Compliance TODAY 27 41

October 2013
a publication of the health care compliance association
Why compliance
matters to the
Loretta Lynch
U.S. Attorney, Eastern
District of New York
See page 16
vs. Medicare
claims audit appeals:
A road less clear
Cornelia M. Dorfschmid
and Lisa Shuman
Sunshine Act reporting:
consulting and
royalty payment
OIG issues
updated guidance
on exclusion:
What it means
for providers
Be part of
the solution:
Stop medical
Stephanie J. Kravetz
Lester J. Perling
Marita Janiga
This article, published in Compliance Today, appears here with permission from the Health Care Compliance Association. Call HCCA at 888-580-8373 with reprint requests.
by Marita Janiga
Be part of the solution:
Stop medical identity fraud
»» Medical identity fraud can be very costly and very risky if patient records are comingled.
»» The lasting effects of medical identity fraud can be mentally taxing.
»» It can take years for a victim’s record to be cleared up.
»» Asking for personal identification during time-of-service can reduce the risk of fraud.
Marita Janiga ([email protected]) is Executive Director of National
Special Investigations & Compliance Hotline, Kaiser Permanente, National
Compliance, Ethics & Integrity Office in Oakland, CA and former Special Agent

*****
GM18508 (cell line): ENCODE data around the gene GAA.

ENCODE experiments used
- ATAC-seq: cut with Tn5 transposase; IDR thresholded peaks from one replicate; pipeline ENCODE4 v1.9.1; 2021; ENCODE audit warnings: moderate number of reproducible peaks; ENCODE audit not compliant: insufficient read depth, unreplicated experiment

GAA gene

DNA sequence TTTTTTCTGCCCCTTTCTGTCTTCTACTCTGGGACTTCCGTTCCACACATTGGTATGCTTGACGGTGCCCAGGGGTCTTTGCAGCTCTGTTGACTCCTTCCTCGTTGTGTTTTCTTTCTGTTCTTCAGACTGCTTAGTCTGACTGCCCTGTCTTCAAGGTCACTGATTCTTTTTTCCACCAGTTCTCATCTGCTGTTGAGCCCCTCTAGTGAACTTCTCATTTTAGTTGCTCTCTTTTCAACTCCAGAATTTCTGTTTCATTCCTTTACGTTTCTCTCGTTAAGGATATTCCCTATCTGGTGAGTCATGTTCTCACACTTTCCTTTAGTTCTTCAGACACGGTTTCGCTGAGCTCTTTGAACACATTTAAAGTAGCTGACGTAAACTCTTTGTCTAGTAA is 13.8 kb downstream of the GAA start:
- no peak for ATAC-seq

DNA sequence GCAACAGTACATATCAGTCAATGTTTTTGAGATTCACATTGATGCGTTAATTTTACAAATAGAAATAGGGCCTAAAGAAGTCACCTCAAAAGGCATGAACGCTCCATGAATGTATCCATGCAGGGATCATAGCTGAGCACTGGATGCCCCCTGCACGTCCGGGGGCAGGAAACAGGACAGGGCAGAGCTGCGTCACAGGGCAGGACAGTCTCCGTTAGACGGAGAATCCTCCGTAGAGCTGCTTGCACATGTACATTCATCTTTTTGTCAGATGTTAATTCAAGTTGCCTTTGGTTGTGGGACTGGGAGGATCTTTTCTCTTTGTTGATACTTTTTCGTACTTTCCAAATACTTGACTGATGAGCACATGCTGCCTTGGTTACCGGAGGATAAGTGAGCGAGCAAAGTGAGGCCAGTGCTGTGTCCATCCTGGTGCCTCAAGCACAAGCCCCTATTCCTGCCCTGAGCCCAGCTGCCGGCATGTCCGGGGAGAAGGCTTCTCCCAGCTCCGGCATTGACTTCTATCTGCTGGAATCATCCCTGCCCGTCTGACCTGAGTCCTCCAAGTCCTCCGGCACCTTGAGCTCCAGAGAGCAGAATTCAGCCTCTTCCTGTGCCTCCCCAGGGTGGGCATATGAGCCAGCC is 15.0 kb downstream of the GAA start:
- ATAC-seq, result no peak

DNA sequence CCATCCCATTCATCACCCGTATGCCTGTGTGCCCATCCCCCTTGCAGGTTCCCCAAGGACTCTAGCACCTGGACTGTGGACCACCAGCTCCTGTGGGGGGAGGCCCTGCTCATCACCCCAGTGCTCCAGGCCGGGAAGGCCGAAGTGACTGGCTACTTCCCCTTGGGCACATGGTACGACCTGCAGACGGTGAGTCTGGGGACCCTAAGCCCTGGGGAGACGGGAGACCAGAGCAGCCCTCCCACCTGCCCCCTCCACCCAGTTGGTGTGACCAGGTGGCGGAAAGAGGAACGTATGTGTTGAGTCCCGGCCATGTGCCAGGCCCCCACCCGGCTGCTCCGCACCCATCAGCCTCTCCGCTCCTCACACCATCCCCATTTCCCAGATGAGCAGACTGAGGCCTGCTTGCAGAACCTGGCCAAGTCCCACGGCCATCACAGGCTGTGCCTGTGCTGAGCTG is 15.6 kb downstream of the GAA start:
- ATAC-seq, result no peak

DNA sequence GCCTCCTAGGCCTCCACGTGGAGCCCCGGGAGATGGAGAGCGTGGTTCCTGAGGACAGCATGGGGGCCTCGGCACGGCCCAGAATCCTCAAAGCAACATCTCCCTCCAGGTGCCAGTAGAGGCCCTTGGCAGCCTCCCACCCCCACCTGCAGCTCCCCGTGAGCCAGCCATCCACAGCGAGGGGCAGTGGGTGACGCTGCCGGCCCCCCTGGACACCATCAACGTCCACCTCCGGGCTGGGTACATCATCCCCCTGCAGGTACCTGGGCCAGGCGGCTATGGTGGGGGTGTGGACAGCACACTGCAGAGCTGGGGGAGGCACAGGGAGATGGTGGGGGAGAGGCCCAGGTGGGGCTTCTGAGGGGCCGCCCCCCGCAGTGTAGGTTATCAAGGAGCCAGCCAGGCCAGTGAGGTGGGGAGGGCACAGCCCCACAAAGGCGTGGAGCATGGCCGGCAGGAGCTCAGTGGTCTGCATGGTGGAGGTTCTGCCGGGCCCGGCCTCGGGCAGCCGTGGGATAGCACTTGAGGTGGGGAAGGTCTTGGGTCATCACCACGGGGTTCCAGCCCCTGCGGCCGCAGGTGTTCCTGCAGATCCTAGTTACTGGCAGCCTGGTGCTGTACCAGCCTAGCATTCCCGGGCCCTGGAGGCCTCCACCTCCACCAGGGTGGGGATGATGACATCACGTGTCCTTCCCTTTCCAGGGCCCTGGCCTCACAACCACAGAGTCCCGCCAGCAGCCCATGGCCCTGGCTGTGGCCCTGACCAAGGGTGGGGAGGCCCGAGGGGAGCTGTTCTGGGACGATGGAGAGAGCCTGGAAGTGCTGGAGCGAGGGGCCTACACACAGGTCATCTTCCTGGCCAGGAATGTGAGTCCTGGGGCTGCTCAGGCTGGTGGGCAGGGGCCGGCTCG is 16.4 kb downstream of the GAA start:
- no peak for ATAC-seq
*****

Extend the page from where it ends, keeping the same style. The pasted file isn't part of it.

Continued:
in Charge, United States Department of Labor, Office of Inspector General,
Office of Labor Racketeering and Fraud Investigations.
e’ve all seen those television commercials for identity (ID) fraud. They
go something like this: “Your 85-yearold grandmother has been having a ball on her new
mountain bike—at least that’s what it looks like she’s
doing when you review her credit card statement.”
Many people never imagine they
can be a victim of identity fraud or
think of the consequences until it happens to them. Some criminals steal
your identity only to rack up credit
card charges, others can do major
damage. The term identity theft can
also include medical identity theft or
fraud, which can be even more costly
than just buying a new mountain bike.
Medical identity theft
In its “Third Annual Survey on Medical
Identity Theft,” the Ponemon Institute reports
that medical identity theft numbers continue
to rise in the United States and estimated that
in 2012, 1.85 million people were affected by
the crime, at a cost of $41.3 billion.1
Medical identity fraud is of particular
concern to the senior population who are
often specifically targeted by identity thieves.
Medical identity fraud occurs when a person’s
identity is used by someone else to obtain
medical treatment and/or medications. As
previously mentioned, medical identity fraud
can be very costly, leading to higher premiums
and overall healthcare costs.